Talking notes from an iTeach (late 2013 or early 2014)
These materials are a slight modification to Chris Lott’s notes for iTeach

Here goes!

Hello, I’m Janene. This next section is on copyright and fair use. Chris and I will cover what you need to know in order to feel confident injecting materials into your courses.

The focus of this talk is largely what copyright is today and how you can understand the doctrine of fair use in order to best support your right to use specific materials in your course.

Many of you are familiar with copyright; but you may have misconceptions. Plus, copyright laws have changed over the years. Today, unless otherwise stated, copyright applies to any “original work of authorship” as soon as it is captured in a “fixed, tangible” form. You don’t need to affix the copyright symbol; you don’t need to register with the copyright office.

What does original work of authorship mean? What does copyright cover? Works include books, articles, stories, poems, paintings, video games, computer programs, architectural works, recipes, knitting patterns. IF it has been recorded in some way that can be seen by others it is covered.

There are exceptions: titles, names, slogans, short phrases are not covered by copyright – you can Trademark these. Works that have not been “fixed” written down or recorded are not copyrighted. Your original off the cuff comedy routine in the park can be stolen. Ideas and facts, common knowledge cannot be copyrighted. Items in the public domain are not covered.

Copyright protects works for a varying length of time – I’m going to show you the Digital Copyright Slider which will help you understand if something you want to use in your digital classroom is covered by copyright. Keep in mind, however, even if it is copyrighted you may still use it under the Fair Use guidelines. The reading for Copyright and Fair Use on the iTeach website has a nice summary of copyright including excellent links to follow to find out more.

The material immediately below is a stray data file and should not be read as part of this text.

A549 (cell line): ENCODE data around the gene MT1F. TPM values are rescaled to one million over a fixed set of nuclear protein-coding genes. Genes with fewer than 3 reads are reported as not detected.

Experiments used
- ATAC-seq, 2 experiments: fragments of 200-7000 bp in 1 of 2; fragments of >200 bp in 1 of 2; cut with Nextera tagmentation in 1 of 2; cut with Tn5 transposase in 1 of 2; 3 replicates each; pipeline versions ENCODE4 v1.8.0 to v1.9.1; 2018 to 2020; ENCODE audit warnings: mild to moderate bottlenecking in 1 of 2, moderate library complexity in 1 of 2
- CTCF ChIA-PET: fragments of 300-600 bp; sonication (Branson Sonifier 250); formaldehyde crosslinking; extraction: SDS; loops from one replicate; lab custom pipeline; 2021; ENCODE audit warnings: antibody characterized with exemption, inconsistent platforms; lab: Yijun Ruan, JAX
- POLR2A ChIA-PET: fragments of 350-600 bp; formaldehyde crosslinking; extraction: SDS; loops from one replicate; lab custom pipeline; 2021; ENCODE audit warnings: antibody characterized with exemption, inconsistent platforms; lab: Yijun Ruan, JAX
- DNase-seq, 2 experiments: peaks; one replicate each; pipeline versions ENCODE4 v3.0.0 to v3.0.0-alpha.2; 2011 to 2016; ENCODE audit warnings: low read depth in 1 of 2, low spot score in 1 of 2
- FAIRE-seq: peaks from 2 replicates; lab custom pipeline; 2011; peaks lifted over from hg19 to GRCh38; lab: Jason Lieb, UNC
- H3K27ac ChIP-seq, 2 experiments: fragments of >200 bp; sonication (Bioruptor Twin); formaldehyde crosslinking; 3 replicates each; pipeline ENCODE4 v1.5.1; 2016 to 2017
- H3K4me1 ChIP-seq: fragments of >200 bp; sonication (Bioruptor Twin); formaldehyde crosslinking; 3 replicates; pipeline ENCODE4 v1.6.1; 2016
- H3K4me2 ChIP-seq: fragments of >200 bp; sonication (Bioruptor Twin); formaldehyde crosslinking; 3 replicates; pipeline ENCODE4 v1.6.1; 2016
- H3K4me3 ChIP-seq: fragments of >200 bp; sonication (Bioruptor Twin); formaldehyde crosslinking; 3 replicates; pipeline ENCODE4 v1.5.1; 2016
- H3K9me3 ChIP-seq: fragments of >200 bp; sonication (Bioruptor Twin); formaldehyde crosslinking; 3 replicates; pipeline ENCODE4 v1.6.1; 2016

Show the slider and give the following examples:

  • Before 1923,
  • between 1964-1977 published with © notice,
  • published after 2002

Public Domain
I went to Wikipedia to read about the public domain. It is comprised of copyright-free works.
The public domain is generally defined as the sum of works that are not copyrighted. They were not eligible for copyright in the first place, or the copyright expired, or the copyright holder released the work into the public domain.
Of course you can succeed at what you wish to do, which is use parts of materials to craft understanding in your students by using materials that exist in the Public Domain. Keep in mind that when we are discussing the public domain we mean in the US; other countries laws differ.
Fair Use Doctrine
Let’s discuss the four factors that make up the Fair Use doctrine. These guidelines will help you determine how to utilize copyrighted materials in your course.

The guidelines known as the four factors are:

1. The purpose and character of the use
2. The nature of the work being used
3. The amount and substance of the work being used
4. The effect of the use on real or potential market value

I’ll go over each of these and explain how you can reduce your risk of exposure while focusing your use of materials so that the point you are developing in your course is best supported. Keep in mind as I cover these four factors that each is a spectrum, {{MOVES HANDS FROM LEFT TO RIGHT}} a sliding scale {{BIG GESTURE ON LEFT and BIG ON RIGHT}} NOT right or wrong.

1. The purpose and character of the use
Think about that sliding scale on one side is weak support the other is strong support: if your purpose in using the materials is to profit your support may be weak while if you are using the materials for non-commercial purposes—IE to illustrate an point for your students your support under the first factor is stronger. If the character of the work is exactly as copyrighted your support is weaker, but if you have transformed it to create something new this is considered a “derivative” work and your support is stronger. Keep in mind that all the guidelines work together—so even if you only use a small portion of a work in your work (making a derivative work) you could still be exposed to risk.